Ramesh Singh Malla worked for many years in Nepal before joining ActionAid International as CEO. He was visiting fellow to the Hauser Centre for Nonprofit Organisations at Harvard University and will soon be joining the Open Society Institute in New York.
Ramesh Singh Malla: My impression is that the international donor and development community generally likes Nepal for a positive and welcoming attitude of Nepali government and institutions for anything donors bring to or do in Nepal, the ability to do more for less money and for hard work frontline communities and institutions put in. However, I doubt that we command respect of donors and international communities. Our institutions are weak, even corrupt, and we lack the vision, determination and strength to negotiate international assistance on our own terms. If we are able to do that not only would we command their respect but also would have made much better out of all international assistance that comes to the country.
What have been Nepal's greatest achievements so far?
A lot of progress has been made in physical infrastructure like roads and telecommunications. All physical quality of life indices such as life expectancy, child mortality, maternal mortality, school enrolment etc show great progress. The UN HDR 2010 congratulated Nepal for making the third fastest progress in HDI over the period between 1970-2010. And of course, the restoration of democracy is worth being proud of, even though the present political chaos and utter failure to bring out our new constitution makes us a bit of a laughing stock.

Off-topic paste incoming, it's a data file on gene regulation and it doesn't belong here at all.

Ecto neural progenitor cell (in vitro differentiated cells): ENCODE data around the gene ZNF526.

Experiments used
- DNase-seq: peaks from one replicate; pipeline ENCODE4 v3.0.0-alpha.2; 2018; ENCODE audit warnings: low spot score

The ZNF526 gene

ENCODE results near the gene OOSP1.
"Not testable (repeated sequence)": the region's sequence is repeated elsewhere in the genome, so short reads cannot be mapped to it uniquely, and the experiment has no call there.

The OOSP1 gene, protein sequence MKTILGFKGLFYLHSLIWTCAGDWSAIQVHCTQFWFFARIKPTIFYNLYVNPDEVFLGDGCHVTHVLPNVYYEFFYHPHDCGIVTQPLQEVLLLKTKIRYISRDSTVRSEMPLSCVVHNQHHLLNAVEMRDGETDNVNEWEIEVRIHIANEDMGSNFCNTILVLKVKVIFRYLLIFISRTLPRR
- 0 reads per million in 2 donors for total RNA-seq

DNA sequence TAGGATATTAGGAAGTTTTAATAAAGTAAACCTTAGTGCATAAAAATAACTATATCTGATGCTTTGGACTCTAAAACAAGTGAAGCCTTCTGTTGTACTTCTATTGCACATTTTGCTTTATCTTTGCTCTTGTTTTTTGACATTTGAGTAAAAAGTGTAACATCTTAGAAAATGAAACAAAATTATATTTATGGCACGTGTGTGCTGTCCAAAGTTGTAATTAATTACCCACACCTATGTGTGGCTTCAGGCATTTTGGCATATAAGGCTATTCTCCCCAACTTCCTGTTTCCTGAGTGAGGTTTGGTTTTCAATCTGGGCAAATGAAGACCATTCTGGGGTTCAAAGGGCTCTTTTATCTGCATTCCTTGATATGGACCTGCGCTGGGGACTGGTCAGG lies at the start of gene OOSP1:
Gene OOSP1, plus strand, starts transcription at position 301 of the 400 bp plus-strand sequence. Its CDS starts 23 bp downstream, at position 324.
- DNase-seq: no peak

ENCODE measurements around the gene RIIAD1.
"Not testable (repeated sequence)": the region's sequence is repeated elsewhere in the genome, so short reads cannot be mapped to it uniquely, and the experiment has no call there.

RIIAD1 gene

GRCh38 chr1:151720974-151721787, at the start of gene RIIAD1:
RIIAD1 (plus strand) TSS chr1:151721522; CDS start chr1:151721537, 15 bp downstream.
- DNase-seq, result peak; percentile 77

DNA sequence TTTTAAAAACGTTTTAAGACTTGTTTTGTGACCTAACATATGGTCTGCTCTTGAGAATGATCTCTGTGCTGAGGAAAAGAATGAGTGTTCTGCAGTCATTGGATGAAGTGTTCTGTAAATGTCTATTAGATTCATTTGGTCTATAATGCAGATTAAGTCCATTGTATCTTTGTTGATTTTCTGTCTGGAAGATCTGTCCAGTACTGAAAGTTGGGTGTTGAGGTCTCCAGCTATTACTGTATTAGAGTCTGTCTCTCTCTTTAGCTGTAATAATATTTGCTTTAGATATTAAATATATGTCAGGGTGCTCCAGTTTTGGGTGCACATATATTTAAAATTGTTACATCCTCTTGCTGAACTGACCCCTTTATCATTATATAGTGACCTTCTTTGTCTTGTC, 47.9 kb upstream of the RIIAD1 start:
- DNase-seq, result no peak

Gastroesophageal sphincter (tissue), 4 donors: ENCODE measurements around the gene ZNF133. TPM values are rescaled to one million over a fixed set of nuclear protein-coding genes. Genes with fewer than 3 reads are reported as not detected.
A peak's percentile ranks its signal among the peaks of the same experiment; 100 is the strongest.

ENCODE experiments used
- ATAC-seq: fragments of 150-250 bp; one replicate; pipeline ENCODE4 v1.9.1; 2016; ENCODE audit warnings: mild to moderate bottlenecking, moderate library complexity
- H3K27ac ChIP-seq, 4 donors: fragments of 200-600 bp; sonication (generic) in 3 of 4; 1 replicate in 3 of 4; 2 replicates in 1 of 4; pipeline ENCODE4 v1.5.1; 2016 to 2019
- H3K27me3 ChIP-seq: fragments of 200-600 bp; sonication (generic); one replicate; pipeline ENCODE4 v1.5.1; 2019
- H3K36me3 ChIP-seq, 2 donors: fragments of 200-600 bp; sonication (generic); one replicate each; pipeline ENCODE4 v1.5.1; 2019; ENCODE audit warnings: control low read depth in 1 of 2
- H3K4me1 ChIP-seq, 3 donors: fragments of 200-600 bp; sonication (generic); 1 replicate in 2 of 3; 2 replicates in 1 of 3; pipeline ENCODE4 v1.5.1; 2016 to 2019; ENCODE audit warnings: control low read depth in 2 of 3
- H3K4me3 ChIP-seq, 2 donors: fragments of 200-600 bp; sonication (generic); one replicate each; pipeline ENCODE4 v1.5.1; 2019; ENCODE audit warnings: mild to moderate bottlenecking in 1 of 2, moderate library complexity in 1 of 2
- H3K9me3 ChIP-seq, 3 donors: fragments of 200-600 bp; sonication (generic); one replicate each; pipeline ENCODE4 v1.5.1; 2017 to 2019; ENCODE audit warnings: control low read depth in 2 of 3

What else have we failed in?
Nepal continues to be one of the poorest countries in the world and all international reports and rankings put Nepal near the bottom. The basic feudal and patriarchal structure of the society and our institutions continues to remain violent, exploitative, discriminatory and corrupt with impunity. Our institutions and politics are still dominated by leaders who have failed us over and over again and continue to divide society.
Are you going to return to Nepal to try to set things right?
During my two decades of work in Nepal, it has never failed to amaze me how our community-led efforts have done wonders even in the bleakest times. These are the things Nepal can be proud of and teach other countries too. There is a lot of hope for this country, especially with the younger generation taking charge. I wish to work with them.